When a certain order is issued by the top echelon of a given institution, and its lower echelons find it difficult to understand the order, or when the reverse flow of information (from the lower echelons to the top) is not clear and objective, linguistically speaking, the noise in communication can lead to countless negative actions that may lead to doubts about the professional capacity of individuals and the institutions they represent.

We can take as an example a supposed situation where troops deployed on the ground of peace operations are accused of sexual abuse and exploitation. The allegation, if unreal, can become concrete if there is no timely, clear, meaningful, and objective response. And if true, an equally objective, timely, clear, meaningful, and immediate response becomes even more necessary and imperative.

In both situations, the main tool for responding to the local society is communication, which occurs through the effective and efficient use of language, whatever it may be, including the native language. And when it comes to the efficient and effective use of language, this does not mean not making mistakes when using it, which would be a rather unattainable and unfair imposition. Mistakes occur in the use of any language, including the mother tongue. The point is to understand and to make oneself understood in a logical way, and not to express oneself by avoiding, as much as possible, the proper accent, or by trying to match the accent of native speakers of Anglo-Saxon origin, who have accents that are equally different from the accents of the Portuguese spoken in Brazil. As far as oral and written expression is concerned, mistakes, as long as they are primary and have little impact on communication, are natural and acceptable. The search should be for a communicational exchange in which there is no room for doubts that can lead to the loss of the original information. Sender and receiver tuned to the same station.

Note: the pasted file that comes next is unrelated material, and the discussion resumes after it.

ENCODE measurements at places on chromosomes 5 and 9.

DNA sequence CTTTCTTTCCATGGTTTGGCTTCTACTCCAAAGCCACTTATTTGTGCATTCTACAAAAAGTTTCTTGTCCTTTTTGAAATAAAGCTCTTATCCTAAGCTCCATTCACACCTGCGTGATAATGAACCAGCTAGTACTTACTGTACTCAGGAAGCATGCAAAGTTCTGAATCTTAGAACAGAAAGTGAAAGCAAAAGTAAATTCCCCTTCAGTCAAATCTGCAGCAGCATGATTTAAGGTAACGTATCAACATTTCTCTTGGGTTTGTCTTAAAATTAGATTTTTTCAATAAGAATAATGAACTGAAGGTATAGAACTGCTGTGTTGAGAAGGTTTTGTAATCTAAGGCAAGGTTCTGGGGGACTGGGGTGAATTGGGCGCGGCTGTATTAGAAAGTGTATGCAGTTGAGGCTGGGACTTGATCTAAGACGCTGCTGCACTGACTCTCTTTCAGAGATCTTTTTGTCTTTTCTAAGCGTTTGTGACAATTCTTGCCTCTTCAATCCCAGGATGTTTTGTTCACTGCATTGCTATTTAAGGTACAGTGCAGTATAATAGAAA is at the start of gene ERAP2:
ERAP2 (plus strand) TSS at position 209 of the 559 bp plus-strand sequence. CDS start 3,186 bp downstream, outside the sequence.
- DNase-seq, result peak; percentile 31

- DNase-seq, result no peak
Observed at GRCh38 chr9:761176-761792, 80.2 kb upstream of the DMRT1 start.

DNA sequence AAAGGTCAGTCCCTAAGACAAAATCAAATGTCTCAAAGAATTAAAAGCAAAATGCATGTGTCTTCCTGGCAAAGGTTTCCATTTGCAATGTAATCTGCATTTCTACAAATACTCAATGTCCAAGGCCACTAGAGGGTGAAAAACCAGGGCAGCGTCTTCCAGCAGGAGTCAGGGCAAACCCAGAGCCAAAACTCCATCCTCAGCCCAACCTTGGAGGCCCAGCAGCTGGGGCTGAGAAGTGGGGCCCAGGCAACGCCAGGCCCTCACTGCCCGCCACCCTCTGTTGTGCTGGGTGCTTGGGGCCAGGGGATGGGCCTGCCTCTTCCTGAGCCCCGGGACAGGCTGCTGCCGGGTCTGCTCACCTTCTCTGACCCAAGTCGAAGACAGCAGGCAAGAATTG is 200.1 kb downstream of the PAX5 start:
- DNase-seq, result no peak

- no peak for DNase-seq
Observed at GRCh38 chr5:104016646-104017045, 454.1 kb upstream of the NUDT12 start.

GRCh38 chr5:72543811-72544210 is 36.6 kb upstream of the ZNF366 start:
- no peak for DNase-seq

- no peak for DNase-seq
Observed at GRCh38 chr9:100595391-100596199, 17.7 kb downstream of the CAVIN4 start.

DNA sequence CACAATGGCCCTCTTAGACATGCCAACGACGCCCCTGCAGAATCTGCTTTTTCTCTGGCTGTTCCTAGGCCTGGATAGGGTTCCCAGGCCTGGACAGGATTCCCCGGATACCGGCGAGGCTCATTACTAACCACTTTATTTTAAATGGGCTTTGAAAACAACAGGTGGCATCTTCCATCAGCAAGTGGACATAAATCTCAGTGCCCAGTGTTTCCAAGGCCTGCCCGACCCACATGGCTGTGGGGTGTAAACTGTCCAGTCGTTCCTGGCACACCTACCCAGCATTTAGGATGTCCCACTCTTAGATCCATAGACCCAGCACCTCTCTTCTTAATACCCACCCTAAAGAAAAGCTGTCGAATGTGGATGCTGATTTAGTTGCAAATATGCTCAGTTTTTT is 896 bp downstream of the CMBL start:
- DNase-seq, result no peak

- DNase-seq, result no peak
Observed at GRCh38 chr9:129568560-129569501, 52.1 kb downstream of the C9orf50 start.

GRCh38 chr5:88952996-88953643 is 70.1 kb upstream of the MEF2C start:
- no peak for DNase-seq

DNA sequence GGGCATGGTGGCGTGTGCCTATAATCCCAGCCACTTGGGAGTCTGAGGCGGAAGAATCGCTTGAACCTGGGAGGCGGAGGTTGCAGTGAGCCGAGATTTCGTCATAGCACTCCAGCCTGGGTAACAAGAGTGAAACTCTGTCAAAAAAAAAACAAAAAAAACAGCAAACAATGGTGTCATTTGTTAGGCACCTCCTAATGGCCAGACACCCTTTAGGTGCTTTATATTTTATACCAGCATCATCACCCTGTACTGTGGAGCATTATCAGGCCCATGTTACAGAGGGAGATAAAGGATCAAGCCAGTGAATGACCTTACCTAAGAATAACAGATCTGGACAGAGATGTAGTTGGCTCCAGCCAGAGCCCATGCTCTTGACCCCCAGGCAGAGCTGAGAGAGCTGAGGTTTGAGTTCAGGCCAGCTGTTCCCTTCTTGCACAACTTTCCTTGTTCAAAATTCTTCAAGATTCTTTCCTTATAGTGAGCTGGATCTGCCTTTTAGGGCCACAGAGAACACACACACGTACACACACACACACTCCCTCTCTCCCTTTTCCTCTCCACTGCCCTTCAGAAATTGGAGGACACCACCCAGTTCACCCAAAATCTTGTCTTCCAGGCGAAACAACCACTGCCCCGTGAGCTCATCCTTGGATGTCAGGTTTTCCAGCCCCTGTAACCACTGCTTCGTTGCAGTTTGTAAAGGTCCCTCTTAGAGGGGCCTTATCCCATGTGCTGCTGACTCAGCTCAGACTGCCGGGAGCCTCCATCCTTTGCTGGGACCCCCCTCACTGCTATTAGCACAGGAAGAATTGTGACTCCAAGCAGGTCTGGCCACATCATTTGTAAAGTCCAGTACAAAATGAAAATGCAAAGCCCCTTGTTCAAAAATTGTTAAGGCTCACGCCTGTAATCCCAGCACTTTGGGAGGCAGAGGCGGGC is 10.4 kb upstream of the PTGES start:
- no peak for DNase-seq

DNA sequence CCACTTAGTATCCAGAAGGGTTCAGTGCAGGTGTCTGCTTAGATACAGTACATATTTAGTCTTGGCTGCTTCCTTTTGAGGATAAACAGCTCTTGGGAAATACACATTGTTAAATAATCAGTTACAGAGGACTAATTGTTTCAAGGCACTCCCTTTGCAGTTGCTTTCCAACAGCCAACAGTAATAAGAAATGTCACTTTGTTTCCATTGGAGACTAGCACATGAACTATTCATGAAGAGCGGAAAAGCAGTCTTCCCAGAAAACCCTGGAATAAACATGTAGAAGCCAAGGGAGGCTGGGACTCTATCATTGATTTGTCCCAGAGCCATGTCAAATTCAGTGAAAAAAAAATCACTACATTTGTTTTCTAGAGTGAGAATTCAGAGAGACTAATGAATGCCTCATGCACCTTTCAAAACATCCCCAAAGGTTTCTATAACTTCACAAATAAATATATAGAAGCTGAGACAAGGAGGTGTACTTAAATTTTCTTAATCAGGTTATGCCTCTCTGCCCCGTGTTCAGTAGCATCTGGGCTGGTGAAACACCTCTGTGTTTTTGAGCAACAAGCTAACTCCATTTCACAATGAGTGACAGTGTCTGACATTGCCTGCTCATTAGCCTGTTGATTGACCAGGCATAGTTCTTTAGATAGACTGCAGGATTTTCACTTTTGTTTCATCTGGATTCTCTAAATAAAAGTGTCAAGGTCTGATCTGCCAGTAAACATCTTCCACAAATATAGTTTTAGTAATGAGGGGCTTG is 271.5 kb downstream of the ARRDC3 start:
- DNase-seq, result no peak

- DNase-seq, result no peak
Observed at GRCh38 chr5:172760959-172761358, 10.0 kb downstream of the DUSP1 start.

Taking, again, the example cited above about the alleged case of sexual abuse and exploitation by the troop, we can infer how communication has power, especially through oral communication. Without this tool, and without knowing how to use it correctly, risks to the legitimacy of the mission and to the image of the institution that conducts it, as well as risks to the physical integrity of the facilities and its members, are real. The media, which must seek official data from the Forces, acts as the fourth power and aims to inform society about facts that have occurred in the spheres of governmental or institutional responsibility. The narrative used by the media will depend a lot on the information that is transmitted by the Forces and/or institutions. In turn, this information will influence public opinion, which can react positively or negatively to what is presented by the media. Hence, the need for a solid, not perfect, linguistic command, in order to avoid collateral damage from communication noise.